Searching… for a lost airliner and others

I don’t think that I believed I would ever see a search as long, expensive, and detailed as the one for the Malaysian 777. I did, though, in my time in the business, have some interesting experiences related to searching for lost airplanes.

A double tragedy: Colgan Air Flight 3407

The crash of a DHC-8-400 (Q400) on approach to Buffalo, N. Y. brought on the all-time most egregious case of smoke and flames rulemaking by the FAA. It was dictated by Congress, it makes no sense, and it will have a lasting deleterious effect on air service to smaller cities and on airline flying as a profession.

What’s wrong with Mooney pilots?

I have found that the safety record of an airplane relates more to who flies it and what they try to do with it than anything else. Maybe the pilot is 90 percent of the equation and the airplane ten. When thinking of it in this way, the Mooney 20 series is by far the most diverse airplane in the fleet.

Richard Bach and Air Facts: long time ago…

In the summer of 1960 a 24-year old Air Force jet fighter pilot, Richard Bach, submitted an unsolicited article to Air Facts. It was the beginning of an incredible writing career. Here, Dick Collins tells Bach’s story and we republish his very first Air Facts article.

The risky moments: when decisions go bad

Everyone who writes about aviation safety eventually comes around to the subject of risk management. The FAA wants CFIs to teach it using checklists, which is hardly realistic. The simple truth is that risk management can be done only through a deal the pilot makes with self.

What has the FAA done for (to) you?

I was challenged to write something like this a while back and spent time looking at blank screens before finally formulating an idea. The challenge was to write about the good, but I feel compelled to write about some of the good and the bad.

Ice: gotcha… Where is the ice?

Where? Simple. Ice is where you find it. As pilots we have to accept the fact that ice will be forecast when it is cold and there are clouds but if we are to get any utility out of our airplanes in the wintertime, we have to develop the weather wisdom to recognize the times when ice is likely and when it is not.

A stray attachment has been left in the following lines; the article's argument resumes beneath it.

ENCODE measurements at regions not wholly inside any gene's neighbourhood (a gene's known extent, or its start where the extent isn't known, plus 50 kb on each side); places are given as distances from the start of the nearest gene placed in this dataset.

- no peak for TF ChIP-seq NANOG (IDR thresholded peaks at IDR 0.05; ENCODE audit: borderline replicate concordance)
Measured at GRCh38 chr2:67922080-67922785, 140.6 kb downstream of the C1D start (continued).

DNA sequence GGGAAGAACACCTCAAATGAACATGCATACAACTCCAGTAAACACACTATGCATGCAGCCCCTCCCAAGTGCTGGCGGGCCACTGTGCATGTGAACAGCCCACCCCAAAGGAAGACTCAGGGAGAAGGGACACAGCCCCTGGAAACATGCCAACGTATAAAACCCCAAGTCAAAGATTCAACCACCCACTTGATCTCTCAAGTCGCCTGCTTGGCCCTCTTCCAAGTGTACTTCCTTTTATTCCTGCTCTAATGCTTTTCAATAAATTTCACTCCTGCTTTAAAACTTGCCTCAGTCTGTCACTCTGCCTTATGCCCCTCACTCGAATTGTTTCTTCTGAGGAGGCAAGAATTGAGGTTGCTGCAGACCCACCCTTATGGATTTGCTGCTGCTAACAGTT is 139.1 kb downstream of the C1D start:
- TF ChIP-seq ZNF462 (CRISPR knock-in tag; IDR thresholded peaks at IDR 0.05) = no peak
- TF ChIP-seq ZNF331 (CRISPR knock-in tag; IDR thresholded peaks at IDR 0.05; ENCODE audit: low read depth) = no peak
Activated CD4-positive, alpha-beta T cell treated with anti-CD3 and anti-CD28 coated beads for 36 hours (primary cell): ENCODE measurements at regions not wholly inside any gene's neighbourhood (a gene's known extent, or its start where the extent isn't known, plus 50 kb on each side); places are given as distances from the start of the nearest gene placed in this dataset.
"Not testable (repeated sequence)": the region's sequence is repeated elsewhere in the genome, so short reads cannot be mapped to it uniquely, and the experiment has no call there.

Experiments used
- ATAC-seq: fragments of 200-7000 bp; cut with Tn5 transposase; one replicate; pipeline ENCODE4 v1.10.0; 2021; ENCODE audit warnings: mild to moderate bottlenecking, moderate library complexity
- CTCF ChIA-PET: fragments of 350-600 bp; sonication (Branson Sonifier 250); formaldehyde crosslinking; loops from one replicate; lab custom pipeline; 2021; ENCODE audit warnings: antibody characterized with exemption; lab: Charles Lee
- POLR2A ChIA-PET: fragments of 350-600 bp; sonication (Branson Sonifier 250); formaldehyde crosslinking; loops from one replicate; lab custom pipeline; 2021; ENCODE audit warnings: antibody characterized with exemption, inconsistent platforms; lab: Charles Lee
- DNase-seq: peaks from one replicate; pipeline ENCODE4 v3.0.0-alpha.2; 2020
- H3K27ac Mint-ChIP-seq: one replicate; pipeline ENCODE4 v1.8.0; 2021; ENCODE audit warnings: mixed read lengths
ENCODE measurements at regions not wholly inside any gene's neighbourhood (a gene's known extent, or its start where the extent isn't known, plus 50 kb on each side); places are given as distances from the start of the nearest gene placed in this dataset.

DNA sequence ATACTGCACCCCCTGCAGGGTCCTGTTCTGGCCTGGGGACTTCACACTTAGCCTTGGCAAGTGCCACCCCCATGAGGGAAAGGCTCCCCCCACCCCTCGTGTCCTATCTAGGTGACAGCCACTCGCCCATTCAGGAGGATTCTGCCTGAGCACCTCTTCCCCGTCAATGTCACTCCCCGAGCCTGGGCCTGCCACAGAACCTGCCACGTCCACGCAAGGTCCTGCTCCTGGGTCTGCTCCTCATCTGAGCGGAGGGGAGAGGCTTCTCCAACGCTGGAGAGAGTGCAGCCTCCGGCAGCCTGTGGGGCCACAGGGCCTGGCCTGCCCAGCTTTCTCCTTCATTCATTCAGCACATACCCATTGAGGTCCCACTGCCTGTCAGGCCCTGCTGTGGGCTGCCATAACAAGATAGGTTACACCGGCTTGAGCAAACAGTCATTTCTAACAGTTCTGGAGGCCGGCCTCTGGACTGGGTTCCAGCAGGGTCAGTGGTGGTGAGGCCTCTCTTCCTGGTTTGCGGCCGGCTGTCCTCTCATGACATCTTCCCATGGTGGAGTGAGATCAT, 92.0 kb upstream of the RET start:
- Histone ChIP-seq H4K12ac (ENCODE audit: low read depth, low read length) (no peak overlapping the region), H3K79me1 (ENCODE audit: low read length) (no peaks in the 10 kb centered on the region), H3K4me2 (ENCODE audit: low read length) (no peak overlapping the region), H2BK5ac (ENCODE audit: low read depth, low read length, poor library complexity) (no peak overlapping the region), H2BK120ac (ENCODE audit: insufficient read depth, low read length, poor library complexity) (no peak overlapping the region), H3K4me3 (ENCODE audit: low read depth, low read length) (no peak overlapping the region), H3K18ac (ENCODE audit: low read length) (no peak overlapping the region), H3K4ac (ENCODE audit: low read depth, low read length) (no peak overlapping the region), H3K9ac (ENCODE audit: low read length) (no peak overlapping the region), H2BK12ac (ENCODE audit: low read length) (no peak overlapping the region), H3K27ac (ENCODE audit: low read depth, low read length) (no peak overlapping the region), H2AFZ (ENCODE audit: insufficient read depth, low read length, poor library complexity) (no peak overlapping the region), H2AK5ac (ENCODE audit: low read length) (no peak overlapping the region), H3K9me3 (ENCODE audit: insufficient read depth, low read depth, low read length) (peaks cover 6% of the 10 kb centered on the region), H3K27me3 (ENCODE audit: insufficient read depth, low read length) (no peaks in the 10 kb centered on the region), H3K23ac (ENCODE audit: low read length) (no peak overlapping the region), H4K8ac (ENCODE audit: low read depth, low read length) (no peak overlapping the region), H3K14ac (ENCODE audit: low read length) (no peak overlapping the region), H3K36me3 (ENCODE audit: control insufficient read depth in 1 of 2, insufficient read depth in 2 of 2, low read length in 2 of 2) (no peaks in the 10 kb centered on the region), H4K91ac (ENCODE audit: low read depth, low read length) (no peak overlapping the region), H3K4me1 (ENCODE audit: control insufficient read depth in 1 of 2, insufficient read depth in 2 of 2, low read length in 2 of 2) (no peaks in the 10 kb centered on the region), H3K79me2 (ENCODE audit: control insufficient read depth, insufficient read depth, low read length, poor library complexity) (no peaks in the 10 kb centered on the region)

Ice: gotcha… in a heartbeat

Dick Collins spent decades flying through ice in piston airplanes, and says he had “only a few truly memorable ice encounters.” In this fascinating and educational article, he shares the lessons he learned–and some advice you won’t read in any textbook.

Are slow airplanes practical transportation?

In a posting about the future and the relationship between present and past costs, I referred to transportation airplanes as those cruising at 140 knots or more. At least one reader questioned this and noted the value of slower airplanes for transportation, at least over shorter distances. Was he right?

11 keys to safer instrument flights

Let’s look at some of the things we can do to minimize the chances of hurt while instrument flying. All along the way, remember that an important part of the operation is to continually ask yourself what comes next and what comes after that, and on and on.

Crash course: lessons to be learned

To show that things do happen in threes, there have been two more high-profile accidents on visual approaches since the Asiana crash. These accidents are equally thought-provoking and offer more lessons to learn.

President Paul – 1921 to 2013

Paul Poberezny, the legendary founder of EAA and the father of the Oshkosh airshow, died last week at 91. Here, Richard Collins–who knew Paul for over 45 years–reflects on his accomplishments in aviation and the legacy he leaves behind.

Nose or tail? Wheel that is

One thing about tailwheels that is not true is that you aren’t a “real” pilot until you have mastered a tailwheel. It’s not what you fly but the care and precision with which you fly that makes you a “real” pilot. It can even be done in an Ercoupe or a Tri-Pacer.

Wrecks and recession: is there a connection?

The question I have relates to serious accident activity in general aviation. We all know that the accident rate does not vary by much so the number of fatal accidents tells us a lot about flying activity. What has happened here during the economic collapse and rebound and the general aviation collapse without a rebound?

The Asiana crash: rampant speculation?

The fact of the matter is that the airplane crashed on a beautiful day, there was apparently no mechanical failure, and the public feels entitled to all the speculation that anyone cares to offer. That is just the way things work. From what is known, the crew just turned in a truly lousy job of flying.

A flight well flown: you be the judge

After every landing we’d all like to hear that it was a flight well flown, even if the pronouncement comes from self. In the past, I have written articles about self-grading of all flights and have always thought that a pilot can be a great judge of himself—if he is objective.